New York Central Railroad Company Vignette
New York Central Rail Road Stock Vignette

The New York Central Railroad was an amalgamation of numerous railroads in the northeastern United States. It can trace its inception to the year 1826 and the chartering of the Mohawk and Hudson Railroad. The purpose of this original system was to provide a more cost effective and efficient alternative for passengers and freight to the Erie Canal System between Schenectady and Albany.

Over the course of the next 20+ years additional railroads formed throughout New York state. In 1853 no less than 10 of these railroads agreed to merge. On May 17, 1853 the sum of these companies became the New York Central Railroad.

New York Central Rail Road Map 1855
c.1855 Map of New York & Erie Rail Road and Its Connections

American Industrialist Erastus Corning was the Chief of the railroad when the merger was undertaken. Later, the railroad was headed by Robber Baron Cornelius Vanderbilt.

New York Central Rail Road Miles
New York Central Rail Road Miles

At the time of the Civil War, the Main Line of the New York Central Railroad consisted of nearly 300 track miles stretching from Buffalo to Albany.

Of total, the system consisted of approximately 1050 miles of total track and possessed 239 locomotives.

During the years 1863-1864 a total of 2.12 million miles of passenger trains were run, with a total of over 193 million passengers spanning that time-frame!

Grand Central Station
Grand Central Station

Within the same period, the system earned a total of nearly $13M in revenues and earned a net profit of approximately $3.65M.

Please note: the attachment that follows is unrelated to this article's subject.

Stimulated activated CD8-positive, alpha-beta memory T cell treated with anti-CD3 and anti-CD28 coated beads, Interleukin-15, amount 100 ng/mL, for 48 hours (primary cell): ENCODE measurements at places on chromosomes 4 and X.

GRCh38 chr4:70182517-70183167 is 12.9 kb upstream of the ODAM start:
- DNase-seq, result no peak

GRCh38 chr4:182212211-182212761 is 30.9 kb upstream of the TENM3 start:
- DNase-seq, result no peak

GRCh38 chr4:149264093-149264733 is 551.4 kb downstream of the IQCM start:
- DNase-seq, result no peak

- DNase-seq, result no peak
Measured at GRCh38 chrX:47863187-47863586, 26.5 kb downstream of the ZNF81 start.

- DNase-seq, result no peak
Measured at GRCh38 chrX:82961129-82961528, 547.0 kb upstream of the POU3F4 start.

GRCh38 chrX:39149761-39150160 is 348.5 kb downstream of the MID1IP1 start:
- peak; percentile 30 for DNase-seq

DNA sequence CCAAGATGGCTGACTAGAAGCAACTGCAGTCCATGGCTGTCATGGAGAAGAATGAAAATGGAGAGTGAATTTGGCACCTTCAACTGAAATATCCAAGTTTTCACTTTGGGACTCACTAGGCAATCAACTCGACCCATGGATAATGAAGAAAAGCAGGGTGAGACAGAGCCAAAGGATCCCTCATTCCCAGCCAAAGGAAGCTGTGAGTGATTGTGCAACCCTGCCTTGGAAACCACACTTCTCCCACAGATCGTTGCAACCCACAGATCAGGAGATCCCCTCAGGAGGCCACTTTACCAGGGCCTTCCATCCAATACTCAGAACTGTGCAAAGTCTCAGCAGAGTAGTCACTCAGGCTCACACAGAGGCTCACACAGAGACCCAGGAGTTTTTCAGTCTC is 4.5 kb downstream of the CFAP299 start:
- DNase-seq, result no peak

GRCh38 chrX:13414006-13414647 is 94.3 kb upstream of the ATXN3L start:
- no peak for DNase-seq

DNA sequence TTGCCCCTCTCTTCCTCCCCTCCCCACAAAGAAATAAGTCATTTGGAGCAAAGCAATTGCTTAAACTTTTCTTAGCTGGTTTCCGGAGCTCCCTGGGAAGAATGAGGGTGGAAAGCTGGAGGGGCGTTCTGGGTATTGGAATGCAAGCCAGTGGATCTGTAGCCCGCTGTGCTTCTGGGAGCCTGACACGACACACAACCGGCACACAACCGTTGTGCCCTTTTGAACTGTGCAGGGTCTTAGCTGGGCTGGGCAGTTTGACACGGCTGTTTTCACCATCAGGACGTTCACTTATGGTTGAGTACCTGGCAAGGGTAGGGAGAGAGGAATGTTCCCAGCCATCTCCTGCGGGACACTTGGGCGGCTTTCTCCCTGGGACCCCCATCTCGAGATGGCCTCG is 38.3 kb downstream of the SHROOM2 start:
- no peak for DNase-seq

Given the era, that was a large sum of money and very handsome profit margin.

In 1867 through a clever maneuver, Vanderbilt as owner of the Hudson River Railroad, wrestled a coordinated takeover of the New York Central.

At the time, the two separate railroads operated independently in the state, but both shared a railroad bridge which crossed the Hudson.

Known as the Hudson River Bridge in Albany, and owned by the New York Central, Vanderbilt in the winter of 1867 began refusing to run his trains across the bridge. He would stop his trains at the beginning of the bridge, and require his passengers to disembark. Amidst the treacherous cold, they were forced to cross the bridge on foot. At the other end the passengers would then board a New York Central train.

New York Hudson River Bridge
c. 1866 Wood Engraving of the Hudson River Bridge in Albany

Needless to say, passengers weren’t happy, and the bitter winter weather certainly didn’t help. Soon New York Central’s stock prices crashed. Vanderbilt, in a strategic move, hastily bought the company’s depressed stock and took control of the undervalued railroad. Vanderbilt merged the two systems, and thus was born the New York Central & Hudson River Railroad.

For just over a century, the New York Central continued operations.

In 1967 the New York Central merged with the Pennsylvania Railroad, forming the Penn Central until the 1970’s, when the final death knell came and the railroad went bankrupt. Services were handed over to Amtrak and Conrail.

Numismatic Specimens

Below please find several New York Central Rail Road pieces.

The first specimen is a passenger voucher. Issued for the year 1882, the voucher entitled its bearer to receive unlimited passage on the railroad.

New York Central and Hudson River Railroad Company Pass

The second specimen is a New York Central Rail Road Civil War Token. Struck on copper and catalogued as a NY10D-1a, Fuld lists it as having a rarity rating of R-4. Though no date appears on the token, it was struck sometime in the years of 1862 through 1864.

NY10D-1a New York Central Rail Road Civil War Token

Aaron Packard [End Mark]

Notes and Sources

  1. Wikipedia – New York Central Railroad
  2. New York Central and Hudson Railroad
  3. ‘American Journal of Numismatics’, June 1866, Vol. I, No. 2, pg. 15
  4. ‘The Merchant’s Magazine and Commercial Review’, William Dana, Vol. 58, Jan-Jun 1868, pg. 58
  5. Standard Catalog of United States Tokens 1700-1900 Fourth Edition, Russell Rulau, Krause Publications, ©2004, pg.480
  6. The Library of Congress Digital Archives
Aaron Packard

Leave a Reply

Your email address will not be published. Required fields are marked *